Before the citizens of Georgia elected two new Democratic Senators, it looked like a Republican Senate was on a path to lock up the FCC by not approving any new Commissioners. This was threatened by Mitch McConnell and other Senators who didn’t want the FCC to pursue the reintroduction of net neutrality and broadband regulation.
The current FCC was already politicized when late last year the President didn’t reappoint Mike O’Reilly as a Commissioner after O’Reilly voiced his opinion that the FCC didn’t have the authority to overturn Section 230 of the FCC’s rules that provide a shield for web companies to not be sued over content posted by the public. O’Reilly thought that only Congress has that authority, and from I can tell, he is right. The politicization continued when the President appointed Nathan Simington as the new FCC Commissioner – somebody with virtually no telecom experience, but who is a vocal supporter of eliminating Section 230 rules.
The FCC has always been a little political, in that new administrations have been able to appoint a new Chairman who supposedly follows the political inclination of the new administration. But the FCC is an independent agency and sometimes FCC Commissioners surprise the White House. But for the most part, FCCs tend to follow the basic philosophy of the party in power. This is something that is part of what I call the regulatory pendulum, where the FCC and other regulatory agencies tilt due to politics towards the corporations they regulate or towards the public they are supposed to protect.
But in the past, the shifts that came with changes of administration have been subtle, because the vast majority of what the FCC does is not political or controversial. Probably 90% or more of the topics that make it onto the FCC’s dockets are not political but have to do with overseeing the telecom industry. There is nothing political about FCC actions like approving new cellular handsets or trying to stop robocalling.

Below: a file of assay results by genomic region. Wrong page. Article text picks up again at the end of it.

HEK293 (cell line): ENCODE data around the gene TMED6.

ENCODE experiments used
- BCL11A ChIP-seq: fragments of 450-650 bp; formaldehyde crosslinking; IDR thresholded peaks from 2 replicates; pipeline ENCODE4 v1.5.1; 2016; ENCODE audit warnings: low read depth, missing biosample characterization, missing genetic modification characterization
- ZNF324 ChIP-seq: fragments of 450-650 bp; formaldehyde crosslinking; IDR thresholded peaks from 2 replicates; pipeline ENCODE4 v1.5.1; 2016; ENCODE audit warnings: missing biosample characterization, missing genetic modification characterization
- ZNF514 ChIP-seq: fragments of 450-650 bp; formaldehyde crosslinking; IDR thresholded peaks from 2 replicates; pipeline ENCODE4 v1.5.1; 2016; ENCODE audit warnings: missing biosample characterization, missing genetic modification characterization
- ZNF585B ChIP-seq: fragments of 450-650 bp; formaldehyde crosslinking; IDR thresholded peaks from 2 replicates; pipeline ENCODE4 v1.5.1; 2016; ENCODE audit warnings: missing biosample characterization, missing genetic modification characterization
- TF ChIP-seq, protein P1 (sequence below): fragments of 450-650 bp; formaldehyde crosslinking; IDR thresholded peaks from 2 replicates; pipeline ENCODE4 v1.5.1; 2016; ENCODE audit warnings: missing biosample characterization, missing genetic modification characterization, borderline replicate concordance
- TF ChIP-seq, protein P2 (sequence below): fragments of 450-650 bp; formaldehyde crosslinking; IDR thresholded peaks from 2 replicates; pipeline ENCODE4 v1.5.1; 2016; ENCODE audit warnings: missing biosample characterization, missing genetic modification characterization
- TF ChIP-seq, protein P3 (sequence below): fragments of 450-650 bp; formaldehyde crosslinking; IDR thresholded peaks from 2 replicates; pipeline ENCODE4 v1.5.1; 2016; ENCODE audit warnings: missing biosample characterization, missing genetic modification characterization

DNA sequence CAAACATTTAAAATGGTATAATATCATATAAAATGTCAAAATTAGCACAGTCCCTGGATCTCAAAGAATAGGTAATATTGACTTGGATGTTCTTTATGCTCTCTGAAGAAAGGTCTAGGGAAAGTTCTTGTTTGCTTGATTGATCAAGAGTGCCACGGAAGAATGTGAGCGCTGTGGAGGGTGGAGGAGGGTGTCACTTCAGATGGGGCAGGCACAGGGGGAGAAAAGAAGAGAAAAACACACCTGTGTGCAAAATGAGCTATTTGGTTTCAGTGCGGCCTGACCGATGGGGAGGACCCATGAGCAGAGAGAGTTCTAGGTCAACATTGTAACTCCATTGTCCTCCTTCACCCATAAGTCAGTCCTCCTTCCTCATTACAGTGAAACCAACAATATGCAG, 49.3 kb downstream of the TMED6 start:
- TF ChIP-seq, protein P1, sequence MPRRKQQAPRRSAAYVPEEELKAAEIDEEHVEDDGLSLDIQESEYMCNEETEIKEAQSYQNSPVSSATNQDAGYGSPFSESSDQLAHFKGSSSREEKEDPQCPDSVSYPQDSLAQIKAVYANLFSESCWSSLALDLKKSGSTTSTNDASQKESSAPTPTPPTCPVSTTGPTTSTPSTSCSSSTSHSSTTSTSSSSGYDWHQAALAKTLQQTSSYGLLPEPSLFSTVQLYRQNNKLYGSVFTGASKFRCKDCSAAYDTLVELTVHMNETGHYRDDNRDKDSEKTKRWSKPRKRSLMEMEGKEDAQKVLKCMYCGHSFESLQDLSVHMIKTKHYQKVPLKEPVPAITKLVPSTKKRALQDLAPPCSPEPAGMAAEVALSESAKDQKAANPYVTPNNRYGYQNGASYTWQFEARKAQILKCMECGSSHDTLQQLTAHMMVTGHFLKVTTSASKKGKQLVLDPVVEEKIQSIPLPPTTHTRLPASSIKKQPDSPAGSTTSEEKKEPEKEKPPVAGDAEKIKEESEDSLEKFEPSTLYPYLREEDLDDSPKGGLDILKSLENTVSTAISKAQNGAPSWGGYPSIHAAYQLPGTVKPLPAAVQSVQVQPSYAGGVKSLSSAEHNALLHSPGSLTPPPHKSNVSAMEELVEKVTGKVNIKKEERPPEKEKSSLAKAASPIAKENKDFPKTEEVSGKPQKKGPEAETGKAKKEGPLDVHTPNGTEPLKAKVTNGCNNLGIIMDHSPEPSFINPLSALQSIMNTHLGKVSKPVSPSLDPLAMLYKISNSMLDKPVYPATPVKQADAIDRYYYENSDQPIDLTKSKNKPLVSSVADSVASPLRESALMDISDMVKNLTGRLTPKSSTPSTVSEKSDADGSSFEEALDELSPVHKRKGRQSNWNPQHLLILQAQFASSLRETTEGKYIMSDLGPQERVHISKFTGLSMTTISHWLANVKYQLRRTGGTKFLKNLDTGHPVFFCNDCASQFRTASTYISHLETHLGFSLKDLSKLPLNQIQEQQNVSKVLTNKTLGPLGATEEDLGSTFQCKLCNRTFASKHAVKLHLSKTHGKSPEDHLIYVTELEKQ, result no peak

To some extent, the current politicization of the FCC can be attributed to Congress, which has been too divided and partisan to pass a new telecom act. The current primary telecom rules were passed in 1996 when broadband access meant AOL and CompuServe, and the rules governing broadband are badly out of date. It’s like we’re regulating self-driving cars with horse and buggy rules.
Without updated directions from Congress, the FCC is forced to somehow fit desired policy changes inside of existing rules. That was the primary reason for the convoluted process the current FCC undertook to eliminate broadband regulation. The problem with these ad hoc workarounds is that a subsequent FCC can undo every workaround, and the new FCC in 2021 is likely to reimpose broadband regulation and net neutrality.
None of this regulatory back and forth is healthy for the FCC or healthy for the country. When the FCC gets tainted by charges of political bias, then the public and the industry come to have no faith in the FCC or anything they order.
The courts ruled that the current FCC was within its regulatory powers to undo broadband regulation – and that same court ruling will mean that a new FCC has the power to undo anything the last FCC did. If you ask the executives of the largest ISPs what they most want out of regulation, they will tell you its consistency. The big ISPs were perfectly fine living with the net neutrality rules, and the CEO of every big ISP went on the record saying so. What they are not fine with is the FCC changing rules on net neutrality, privacy, and other important issues every time there is a change of administration.
Unfortunately, the power to stop this policy yo-yo is in the hands of Congress and I don’t hold out any big hope that Congress can agree on important telecom issues to the extent needed to issue an updated Telecom Act. New telecom legislation would provide a clear set of policies that would apply to an FCC appointed by Democrats or Republicans. But maybe Congress will surprise us all and dig in on a bipartisan basis and figure this out. Broadband and related topics are too important to allow a big policy shift every time there is a change in the White House.